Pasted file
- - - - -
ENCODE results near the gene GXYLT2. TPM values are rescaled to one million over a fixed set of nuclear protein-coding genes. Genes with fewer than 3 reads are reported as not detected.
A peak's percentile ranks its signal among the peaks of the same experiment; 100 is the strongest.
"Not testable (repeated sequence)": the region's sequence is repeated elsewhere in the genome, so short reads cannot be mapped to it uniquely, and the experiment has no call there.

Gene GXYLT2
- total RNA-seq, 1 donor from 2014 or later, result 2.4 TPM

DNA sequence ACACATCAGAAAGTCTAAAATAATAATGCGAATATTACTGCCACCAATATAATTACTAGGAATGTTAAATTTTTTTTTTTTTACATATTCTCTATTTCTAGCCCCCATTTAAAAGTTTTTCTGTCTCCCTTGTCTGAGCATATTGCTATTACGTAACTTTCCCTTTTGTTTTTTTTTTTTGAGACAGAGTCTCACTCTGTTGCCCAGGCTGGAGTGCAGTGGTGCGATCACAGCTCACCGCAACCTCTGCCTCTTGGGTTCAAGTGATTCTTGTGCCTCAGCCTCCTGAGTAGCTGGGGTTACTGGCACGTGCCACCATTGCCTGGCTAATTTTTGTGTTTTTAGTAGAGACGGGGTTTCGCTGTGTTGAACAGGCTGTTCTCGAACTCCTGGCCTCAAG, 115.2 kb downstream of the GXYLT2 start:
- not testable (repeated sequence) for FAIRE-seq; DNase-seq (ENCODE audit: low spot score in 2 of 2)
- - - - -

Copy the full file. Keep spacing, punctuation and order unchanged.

ENCODE results near the gene GXYLT2. TPM values are rescaled to one million over a fixed set of nuclear protein-coding genes. Genes with fewer than 3 reads are reported as not detected.
A peak's percentile ranks its signal among the peaks of the same experiment; 100 is the strongest.
"Not testable (repeated sequence)": the region's sequence is repeated elsewhere in the genome, so short reads cannot be mapped to it uniquely, and the experiment has no call there.

Gene GXYLT2
- total RNA-seq, 1 donor from 2014 or later, result 2.4 TPM

DNA sequence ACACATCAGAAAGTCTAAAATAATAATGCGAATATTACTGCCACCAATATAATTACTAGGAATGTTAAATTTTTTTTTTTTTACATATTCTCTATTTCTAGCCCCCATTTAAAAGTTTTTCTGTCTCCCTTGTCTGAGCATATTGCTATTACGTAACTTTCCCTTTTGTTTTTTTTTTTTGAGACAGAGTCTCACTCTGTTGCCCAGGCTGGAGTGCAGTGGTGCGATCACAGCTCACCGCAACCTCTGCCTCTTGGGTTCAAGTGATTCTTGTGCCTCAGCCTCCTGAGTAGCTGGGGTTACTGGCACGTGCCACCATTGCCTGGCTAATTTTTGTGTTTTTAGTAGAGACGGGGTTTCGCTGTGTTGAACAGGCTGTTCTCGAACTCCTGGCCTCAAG, 115.2 kb downstream of the GXYLT2 start:
- not testable (repeated sequence) for FAIRE-seq; DNase-seq (ENCODE audit: low spot score in 2 of 2)